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Traffik: 2pc Box Set - DVD


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Product Details

  • Actors: Bill Paterson, Lindsay Duncan, Fritz Müller-Scherz, Jamal Shah, Talat Hussain
  • Producers: Peter Ansorge
  • Format: Box set, Color, DVD-Video, NTSC
  • Language: English
  • Region: Region 1 (US and Canada This DVD will probably NOT be viewable in other countries. Read more about DVD formats.)
  • Aspect Ratio: 1.33:1
  • Number of discs: 2
  • MPAA Rating: UNRATED
  • Studio: Koch International Inc.
  • Release Date: Sept. 11 2001
  • Run Time: 315 minutes
  • Average Customer Review: 4.3 out of 5 stars  See all reviews (26 customer reviews)
  • ASIN: B00005J3CD
  • Amazon Bestsellers Rank: #60,856 in DVD (See Top 100 in DVD)

Product Description

Amazon.ca

Like The Singing Detective, Alastair Reid's award-winning 1989 British miniseries (broadcast in the U.S. on Masterpiece Theatre) has taken on mythic status. The critical and box-office success of Steven Soderbergh's Oscar®-winning feature-film adaptation paved the way for Traffik's home-video release, and it's an even more gripping and devastating experience. This is understandable in that it unfolds over five riveting hours, allowing for richer characterization. Traffik also operates on a broader canvas, as the interlocking stories play out in such far-flung locales as London and Hamburg, Germany, as well as Pakistan, a reminder that the war on drugs--in this case, heroin--is a global one. Comparisons between the miniseries and the movie are inevitable, and in the role played by Michael Douglas, Bill Paterson (perhaps best known as the lovelorn disc jockey in Comfort and Joy) makes a more convincing bureaucratic Everyman trying to hash out a financial-aid agreement with Pakistan that would eradicate the impoverished farmers' precious poppy crop. His world is shattered when his own daughter (Julia Ormond in her heartbreaking screen debut) becomes an addict. Lindsay Duncan is even more chilling than Catherine Zeta-Jones as Helen, a "housewife" who takes over her husband's smuggling operation when he is arrested. Aware of his illicit activities, she vows, "I'm not going to let go of everything we fought for." In the Don Cheadle role is Fritz Müller-Scherz as Ulli, a crafty and relentless German detective on Helen's case. One tragic story line unique to the miniseries concerns Fazal (Jamal Shah), an impoverished Pakistani farmer who finds work with Tariq Butt (Tallat Hussain), a major drug trafficker. This is one of television's finest hours (or five), and it's impossible not to get caught up in it. --Donald Liebenson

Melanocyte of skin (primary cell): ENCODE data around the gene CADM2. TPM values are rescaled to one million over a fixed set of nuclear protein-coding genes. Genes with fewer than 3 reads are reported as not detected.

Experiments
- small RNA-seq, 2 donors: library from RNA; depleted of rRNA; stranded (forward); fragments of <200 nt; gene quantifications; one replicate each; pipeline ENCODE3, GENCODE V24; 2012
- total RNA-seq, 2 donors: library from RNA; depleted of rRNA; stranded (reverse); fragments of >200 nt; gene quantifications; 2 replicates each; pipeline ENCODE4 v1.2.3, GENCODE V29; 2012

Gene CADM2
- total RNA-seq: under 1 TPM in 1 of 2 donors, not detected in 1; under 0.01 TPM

From the Back Cover

The acclaimed Masterpiece Theatre miniseries and the basis for the Academy Award winning film Traffic. A riveting thriller filmed on location in Pakistan, Hamburg and London, Traffik is and unflinching look at those who grow, sell and use drugs and the futility of efforts to stop them. Starring Bill Paterson (The Singing Detective), Lindsay Duncan (An Ideal Husband) and Julia Ormand (First Knight) in her extraordinary film debut. Three lives intersect explosively on the front lines of the drug war. Jack, a British government minister, thinks diplomacy will prevail until a fact-finding mission to Pakistan coincides with volcanic upheaval in his personal life. Helen, the British wife of a German businessman cough smuggling heroin, discovers her own steely determination to survive. And Fazal, a Pakistani Farmer forced out of his poppy fields, find a far more dangerous occupation.

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Customer Reviews

4.3 out of 5 stars
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Most helpful customer reviews

Format: DVD
"Traffik" written by Simon Moore and directed by Alastair Reid is a milestone in recent British television history. It is a beautifully crafted and terrifying vision of the international drugs trade and the effect this trade has on different individuals. It destroys the myth from a Western European viewpoint that heroin begins and ends its life in areas of urban decay and dislocation and gives us an unemotional snapshot of the whole process of its production.
Steven Soderbergh's US adaptation was always going to fail to reach the heights of its British counterpart (although it was a highly worthy effort), and an issue and narrative of this scale needed six hours (at least) to give it gravitas. Each character in "Traffik" is well developed and expertly played: Bill Patterson's Jack Lithgow, the stubborn drugs czar who fails to comprehend the problem he is tasked with solving while simultaneously watching his college educated daughter (Julia Ormond) slip further into heroin addiction; Lindsay Duncan as a drug importer's wife who plays the Lady Macbeth role much more effectively than Catherine Zeta Jones in "Traffic"; Jamal Shah as Fazal, opium farmer turned heroin producer and the closest thing the audience has to having it's conscience openly voiced; Fritz Muller Scherz's single minded Hamburg cop, out to bust the suppliers and dealers no matter what the cost.